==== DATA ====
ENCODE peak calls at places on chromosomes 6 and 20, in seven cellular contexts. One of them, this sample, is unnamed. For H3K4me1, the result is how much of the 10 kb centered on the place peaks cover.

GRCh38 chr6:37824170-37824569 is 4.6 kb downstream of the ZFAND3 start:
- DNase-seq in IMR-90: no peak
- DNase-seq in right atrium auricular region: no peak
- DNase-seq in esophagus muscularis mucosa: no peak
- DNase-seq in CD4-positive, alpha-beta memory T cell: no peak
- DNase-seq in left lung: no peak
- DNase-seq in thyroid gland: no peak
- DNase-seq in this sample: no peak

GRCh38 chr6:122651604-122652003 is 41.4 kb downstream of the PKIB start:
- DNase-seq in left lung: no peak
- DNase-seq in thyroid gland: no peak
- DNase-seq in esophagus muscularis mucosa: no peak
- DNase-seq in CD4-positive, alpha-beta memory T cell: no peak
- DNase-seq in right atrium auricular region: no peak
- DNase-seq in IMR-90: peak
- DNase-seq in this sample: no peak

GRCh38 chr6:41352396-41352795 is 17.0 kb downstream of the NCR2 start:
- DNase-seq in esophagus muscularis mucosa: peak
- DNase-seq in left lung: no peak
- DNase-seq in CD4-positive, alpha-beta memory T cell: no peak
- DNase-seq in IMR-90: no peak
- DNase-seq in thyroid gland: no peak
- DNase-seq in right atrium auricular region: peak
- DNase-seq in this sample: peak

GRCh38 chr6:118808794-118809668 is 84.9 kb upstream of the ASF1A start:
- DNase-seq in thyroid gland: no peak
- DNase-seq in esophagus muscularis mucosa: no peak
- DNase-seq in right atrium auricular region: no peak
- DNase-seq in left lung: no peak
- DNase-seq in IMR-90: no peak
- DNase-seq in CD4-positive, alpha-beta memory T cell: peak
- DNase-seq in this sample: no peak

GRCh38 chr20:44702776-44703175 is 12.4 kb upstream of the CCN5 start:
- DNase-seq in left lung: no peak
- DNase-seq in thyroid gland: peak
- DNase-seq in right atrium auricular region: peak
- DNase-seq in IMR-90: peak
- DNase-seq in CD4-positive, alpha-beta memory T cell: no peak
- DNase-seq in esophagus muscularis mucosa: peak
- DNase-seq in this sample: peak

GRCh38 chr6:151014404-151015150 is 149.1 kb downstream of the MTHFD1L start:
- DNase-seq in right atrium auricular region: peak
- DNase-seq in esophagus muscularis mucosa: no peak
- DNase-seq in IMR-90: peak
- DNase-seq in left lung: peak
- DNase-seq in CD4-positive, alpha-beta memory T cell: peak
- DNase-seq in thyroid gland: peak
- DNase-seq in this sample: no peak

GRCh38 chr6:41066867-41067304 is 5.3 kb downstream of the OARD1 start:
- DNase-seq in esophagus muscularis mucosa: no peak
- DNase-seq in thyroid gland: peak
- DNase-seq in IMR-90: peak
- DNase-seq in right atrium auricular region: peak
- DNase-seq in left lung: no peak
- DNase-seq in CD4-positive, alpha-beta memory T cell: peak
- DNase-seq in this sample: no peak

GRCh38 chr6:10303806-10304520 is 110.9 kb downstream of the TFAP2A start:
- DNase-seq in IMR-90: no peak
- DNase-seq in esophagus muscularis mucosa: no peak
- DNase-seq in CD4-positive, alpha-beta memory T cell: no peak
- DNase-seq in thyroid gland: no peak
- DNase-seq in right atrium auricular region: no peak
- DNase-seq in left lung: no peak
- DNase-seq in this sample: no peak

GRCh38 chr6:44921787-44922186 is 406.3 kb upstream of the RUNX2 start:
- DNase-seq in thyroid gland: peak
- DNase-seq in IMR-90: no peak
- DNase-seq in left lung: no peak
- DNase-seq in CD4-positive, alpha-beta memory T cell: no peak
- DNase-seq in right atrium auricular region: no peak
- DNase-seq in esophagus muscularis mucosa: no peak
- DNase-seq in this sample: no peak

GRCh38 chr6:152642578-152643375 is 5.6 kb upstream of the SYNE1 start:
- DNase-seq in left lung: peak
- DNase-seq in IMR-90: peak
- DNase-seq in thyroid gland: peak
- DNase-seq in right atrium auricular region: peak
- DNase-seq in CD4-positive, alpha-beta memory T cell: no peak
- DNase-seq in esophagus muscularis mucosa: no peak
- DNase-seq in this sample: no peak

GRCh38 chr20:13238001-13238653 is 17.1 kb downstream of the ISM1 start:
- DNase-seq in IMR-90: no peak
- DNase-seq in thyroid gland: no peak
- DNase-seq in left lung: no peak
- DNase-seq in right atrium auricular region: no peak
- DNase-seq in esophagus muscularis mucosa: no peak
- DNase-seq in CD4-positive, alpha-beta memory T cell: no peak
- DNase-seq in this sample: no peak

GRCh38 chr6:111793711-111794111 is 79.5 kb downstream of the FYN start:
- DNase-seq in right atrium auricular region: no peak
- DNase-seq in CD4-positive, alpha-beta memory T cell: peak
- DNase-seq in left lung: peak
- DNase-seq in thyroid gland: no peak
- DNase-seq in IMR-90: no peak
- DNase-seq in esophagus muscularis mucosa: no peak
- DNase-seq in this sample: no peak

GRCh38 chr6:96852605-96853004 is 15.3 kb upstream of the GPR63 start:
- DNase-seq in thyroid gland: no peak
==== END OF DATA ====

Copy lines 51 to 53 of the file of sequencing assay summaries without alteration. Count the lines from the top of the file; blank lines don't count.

- DNase-seq in esophagus muscularis mucosa: no peak
- DNase-seq in thyroid gland: peak
- DNase-seq in IMR-90: peak